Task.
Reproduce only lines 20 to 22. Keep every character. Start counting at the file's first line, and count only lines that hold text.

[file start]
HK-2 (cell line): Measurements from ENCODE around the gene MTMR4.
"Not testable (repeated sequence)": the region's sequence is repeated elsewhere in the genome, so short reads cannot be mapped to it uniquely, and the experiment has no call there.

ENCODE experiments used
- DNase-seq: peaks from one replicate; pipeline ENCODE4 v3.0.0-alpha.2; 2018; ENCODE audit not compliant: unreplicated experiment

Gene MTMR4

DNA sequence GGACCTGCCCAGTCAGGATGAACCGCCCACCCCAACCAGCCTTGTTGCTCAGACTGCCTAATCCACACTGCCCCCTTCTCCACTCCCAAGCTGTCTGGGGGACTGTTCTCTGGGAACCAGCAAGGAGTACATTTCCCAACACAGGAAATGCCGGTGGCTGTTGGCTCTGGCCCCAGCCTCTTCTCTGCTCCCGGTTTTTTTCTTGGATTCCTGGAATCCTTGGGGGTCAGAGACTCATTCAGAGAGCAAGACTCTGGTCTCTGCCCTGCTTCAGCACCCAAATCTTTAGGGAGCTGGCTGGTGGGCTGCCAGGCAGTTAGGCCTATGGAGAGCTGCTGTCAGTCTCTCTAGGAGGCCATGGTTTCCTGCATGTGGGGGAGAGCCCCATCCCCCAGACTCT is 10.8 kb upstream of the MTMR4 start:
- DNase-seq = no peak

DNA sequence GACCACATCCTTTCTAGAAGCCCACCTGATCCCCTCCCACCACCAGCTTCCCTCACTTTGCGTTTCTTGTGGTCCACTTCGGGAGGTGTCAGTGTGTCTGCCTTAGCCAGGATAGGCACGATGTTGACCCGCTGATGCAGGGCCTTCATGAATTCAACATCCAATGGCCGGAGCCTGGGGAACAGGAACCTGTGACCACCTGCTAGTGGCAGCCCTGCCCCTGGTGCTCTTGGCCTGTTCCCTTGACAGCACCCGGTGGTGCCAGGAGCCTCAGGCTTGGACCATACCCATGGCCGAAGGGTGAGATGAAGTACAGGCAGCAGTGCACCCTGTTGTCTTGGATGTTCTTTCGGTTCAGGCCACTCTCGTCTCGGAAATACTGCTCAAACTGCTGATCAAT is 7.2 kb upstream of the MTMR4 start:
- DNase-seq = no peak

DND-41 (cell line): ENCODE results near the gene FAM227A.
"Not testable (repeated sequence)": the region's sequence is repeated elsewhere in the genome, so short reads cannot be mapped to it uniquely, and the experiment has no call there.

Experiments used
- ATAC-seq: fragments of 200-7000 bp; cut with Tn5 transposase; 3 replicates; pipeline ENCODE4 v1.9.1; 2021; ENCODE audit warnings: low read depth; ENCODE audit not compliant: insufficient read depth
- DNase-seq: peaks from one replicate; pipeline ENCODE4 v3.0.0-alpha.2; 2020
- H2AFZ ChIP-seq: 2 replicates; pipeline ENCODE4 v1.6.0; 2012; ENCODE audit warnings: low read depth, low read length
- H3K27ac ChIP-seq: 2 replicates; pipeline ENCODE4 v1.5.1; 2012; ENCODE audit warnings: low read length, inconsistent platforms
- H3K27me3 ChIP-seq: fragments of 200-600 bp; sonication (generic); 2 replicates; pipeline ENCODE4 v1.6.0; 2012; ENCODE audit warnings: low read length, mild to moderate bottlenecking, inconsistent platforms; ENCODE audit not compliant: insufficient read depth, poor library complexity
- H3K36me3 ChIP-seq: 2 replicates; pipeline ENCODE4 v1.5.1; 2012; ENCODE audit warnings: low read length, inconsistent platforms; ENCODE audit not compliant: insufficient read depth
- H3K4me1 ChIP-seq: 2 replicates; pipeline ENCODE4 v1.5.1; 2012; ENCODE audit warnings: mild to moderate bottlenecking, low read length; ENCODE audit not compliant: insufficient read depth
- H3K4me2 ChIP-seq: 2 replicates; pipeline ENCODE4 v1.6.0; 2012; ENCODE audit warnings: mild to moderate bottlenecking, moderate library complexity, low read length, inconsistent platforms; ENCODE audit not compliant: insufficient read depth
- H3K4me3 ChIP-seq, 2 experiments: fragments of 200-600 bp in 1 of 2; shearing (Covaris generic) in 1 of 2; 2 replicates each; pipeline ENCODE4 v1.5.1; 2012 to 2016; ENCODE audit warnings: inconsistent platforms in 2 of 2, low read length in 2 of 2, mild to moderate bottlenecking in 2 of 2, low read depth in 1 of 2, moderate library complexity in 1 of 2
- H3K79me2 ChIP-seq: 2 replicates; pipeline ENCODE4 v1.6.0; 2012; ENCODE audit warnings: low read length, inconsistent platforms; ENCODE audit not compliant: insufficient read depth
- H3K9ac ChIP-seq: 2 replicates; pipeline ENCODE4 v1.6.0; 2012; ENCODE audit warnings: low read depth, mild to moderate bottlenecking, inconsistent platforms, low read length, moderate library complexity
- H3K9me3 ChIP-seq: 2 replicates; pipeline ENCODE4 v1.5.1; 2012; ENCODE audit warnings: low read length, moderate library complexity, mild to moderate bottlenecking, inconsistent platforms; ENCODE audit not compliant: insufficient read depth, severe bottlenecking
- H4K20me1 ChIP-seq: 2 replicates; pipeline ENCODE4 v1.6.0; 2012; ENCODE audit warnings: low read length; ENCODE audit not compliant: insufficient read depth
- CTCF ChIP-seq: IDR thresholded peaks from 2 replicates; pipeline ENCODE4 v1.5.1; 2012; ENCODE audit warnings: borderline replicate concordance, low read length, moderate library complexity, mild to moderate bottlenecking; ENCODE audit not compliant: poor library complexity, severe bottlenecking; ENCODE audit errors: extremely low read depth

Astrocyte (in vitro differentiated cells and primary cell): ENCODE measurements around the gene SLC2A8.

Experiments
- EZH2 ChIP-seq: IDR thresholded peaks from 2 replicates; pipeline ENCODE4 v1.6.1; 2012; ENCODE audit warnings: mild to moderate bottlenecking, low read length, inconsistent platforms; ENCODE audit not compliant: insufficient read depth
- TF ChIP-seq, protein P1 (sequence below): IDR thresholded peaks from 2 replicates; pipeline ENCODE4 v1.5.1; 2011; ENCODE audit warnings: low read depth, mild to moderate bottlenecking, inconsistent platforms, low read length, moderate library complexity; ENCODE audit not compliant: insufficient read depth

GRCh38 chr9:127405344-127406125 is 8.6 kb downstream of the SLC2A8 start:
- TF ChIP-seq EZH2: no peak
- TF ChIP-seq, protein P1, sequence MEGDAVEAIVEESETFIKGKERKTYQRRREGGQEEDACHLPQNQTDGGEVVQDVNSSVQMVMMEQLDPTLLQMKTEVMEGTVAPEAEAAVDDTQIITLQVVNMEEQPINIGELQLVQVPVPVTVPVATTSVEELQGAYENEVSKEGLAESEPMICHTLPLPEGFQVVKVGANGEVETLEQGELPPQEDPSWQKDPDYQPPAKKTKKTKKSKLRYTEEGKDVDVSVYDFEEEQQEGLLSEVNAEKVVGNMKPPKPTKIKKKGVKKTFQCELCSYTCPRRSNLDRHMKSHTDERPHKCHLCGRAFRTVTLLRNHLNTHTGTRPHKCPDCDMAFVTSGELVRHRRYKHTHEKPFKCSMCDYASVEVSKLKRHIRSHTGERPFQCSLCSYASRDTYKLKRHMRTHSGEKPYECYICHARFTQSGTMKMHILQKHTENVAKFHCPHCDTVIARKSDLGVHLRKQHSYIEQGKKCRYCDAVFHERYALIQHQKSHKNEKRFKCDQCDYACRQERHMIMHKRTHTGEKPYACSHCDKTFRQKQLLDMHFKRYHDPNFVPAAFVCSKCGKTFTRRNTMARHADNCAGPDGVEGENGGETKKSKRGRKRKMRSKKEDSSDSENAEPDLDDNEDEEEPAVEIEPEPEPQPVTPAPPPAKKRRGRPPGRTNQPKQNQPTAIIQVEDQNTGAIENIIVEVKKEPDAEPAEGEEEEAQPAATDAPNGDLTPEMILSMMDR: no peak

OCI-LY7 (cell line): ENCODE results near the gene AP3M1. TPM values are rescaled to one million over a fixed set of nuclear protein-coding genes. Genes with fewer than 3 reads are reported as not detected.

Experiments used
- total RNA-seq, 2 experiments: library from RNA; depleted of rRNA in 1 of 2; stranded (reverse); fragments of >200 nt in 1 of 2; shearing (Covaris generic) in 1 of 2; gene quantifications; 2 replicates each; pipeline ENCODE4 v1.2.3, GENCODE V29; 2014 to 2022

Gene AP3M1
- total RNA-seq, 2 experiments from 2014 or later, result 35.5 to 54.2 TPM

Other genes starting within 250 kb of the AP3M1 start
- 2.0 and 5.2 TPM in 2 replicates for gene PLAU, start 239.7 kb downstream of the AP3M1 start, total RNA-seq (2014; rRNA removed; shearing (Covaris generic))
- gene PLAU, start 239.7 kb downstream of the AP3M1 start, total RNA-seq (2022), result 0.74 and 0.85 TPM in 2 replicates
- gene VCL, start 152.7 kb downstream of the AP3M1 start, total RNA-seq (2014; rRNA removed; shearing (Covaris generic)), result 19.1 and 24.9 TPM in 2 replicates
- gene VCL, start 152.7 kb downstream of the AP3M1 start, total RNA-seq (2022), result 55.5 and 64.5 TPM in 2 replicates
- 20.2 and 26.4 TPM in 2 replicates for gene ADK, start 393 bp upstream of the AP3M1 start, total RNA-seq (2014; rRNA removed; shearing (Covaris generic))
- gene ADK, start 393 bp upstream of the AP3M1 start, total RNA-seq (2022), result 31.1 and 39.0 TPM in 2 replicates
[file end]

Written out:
- H3K4me2 ChIP-seq: 2 replicates; pipeline ENCODE4 v1.6.0; 2012; ENCODE audit warnings: mild to moderate bottlenecking, moderate library complexity, low read length, inconsistent platforms; ENCODE audit not compliant: insufficient read depth
- H3K4me3 ChIP-seq, 2 experiments: fragments of 200-600 bp in 1 of 2; shearing (Covaris generic) in 1 of 2; 2 replicates each; pipeline ENCODE4 v1.5.1; 2012 to 2016; ENCODE audit warnings: inconsistent platforms in 2 of 2, low read length in 2 of 2, mild to moderate bottlenecking in 2 of 2, low read depth in 1 of 2, moderate library complexity in 1 of 2
- H3K79me2 ChIP-seq: 2 replicates; pipeline ENCODE4 v1.6.0; 2012; ENCODE audit warnings: low read length, inconsistent platforms; ENCODE audit not compliant: insufficient read depth